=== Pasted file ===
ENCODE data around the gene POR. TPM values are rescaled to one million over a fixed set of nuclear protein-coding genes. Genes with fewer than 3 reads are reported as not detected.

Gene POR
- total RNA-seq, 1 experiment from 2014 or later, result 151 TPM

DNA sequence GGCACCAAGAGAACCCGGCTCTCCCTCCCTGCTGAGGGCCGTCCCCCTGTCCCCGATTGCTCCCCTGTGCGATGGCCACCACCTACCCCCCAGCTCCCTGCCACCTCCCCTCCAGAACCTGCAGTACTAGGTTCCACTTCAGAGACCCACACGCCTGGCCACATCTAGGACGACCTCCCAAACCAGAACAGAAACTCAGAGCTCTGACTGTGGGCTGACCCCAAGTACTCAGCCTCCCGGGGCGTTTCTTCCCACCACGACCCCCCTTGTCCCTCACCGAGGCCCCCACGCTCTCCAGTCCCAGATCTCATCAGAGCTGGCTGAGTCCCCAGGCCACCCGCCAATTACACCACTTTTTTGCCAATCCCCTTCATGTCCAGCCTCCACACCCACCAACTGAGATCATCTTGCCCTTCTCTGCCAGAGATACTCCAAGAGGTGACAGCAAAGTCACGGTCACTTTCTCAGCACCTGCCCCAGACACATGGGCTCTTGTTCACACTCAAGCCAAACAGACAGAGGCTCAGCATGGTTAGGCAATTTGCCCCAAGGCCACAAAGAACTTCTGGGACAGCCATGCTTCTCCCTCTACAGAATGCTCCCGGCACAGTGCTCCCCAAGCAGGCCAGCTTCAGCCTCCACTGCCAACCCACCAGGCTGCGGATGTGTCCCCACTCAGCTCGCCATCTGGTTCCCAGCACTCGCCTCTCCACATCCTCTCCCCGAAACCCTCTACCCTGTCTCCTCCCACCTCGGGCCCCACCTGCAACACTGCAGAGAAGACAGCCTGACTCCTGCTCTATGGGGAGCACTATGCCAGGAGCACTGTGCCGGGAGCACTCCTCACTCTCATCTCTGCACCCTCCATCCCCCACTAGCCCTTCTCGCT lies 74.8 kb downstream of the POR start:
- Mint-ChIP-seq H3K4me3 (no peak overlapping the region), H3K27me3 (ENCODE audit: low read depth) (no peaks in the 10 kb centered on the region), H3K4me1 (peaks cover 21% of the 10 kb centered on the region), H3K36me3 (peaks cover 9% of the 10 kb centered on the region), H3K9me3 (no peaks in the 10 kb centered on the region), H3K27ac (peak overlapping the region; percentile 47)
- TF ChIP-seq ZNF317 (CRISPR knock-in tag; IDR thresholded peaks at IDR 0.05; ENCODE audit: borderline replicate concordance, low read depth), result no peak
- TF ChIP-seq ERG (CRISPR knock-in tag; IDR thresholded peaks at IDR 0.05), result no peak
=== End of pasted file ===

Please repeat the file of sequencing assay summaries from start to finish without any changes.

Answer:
ENCODE data around the gene POR. TPM values are rescaled to one million over a fixed set of nuclear protein-coding genes. Genes with fewer than 3 reads are reported as not detected.

Gene POR
- total RNA-seq, 1 experiment from 2014 or later, result 151 TPM

DNA sequence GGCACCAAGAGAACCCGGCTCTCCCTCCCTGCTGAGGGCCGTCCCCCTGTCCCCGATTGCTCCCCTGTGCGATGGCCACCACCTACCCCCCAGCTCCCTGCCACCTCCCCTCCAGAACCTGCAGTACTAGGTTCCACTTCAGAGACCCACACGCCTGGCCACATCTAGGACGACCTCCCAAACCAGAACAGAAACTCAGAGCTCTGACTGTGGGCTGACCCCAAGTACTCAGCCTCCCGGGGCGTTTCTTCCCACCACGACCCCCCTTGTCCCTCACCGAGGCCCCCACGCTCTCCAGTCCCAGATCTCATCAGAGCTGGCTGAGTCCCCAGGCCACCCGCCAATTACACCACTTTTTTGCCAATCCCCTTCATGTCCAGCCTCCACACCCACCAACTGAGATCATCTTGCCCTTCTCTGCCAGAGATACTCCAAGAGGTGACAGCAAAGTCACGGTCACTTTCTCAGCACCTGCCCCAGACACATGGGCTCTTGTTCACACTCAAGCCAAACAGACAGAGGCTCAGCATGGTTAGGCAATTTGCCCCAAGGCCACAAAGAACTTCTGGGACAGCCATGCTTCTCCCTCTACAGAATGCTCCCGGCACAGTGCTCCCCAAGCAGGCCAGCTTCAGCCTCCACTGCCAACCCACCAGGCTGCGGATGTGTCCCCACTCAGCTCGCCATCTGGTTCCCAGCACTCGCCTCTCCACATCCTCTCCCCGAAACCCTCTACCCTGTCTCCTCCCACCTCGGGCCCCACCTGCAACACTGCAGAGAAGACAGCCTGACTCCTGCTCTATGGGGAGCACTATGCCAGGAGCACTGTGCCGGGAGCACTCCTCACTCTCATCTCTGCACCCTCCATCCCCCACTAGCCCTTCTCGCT lies 74.8 kb downstream of the POR start:
- Mint-ChIP-seq H3K4me3 (no peak overlapping the region), H3K27me3 (ENCODE audit: low read depth) (no peaks in the 10 kb centered on the region), H3K4me1 (peaks cover 21% of the 10 kb centered on the region), H3K36me3 (peaks cover 9% of the 10 kb centered on the region), H3K9me3 (no peaks in the 10 kb centered on the region), H3K27ac (peak overlapping the region; percentile 47)
- TF ChIP-seq ZNF317 (CRISPR knock-in tag; IDR thresholded peaks at IDR 0.05; ENCODE audit: borderline replicate concordance, low read depth), result no peak
- TF ChIP-seq ERG (CRISPR knock-in tag; IDR thresholded peaks at IDR 0.05), result no peak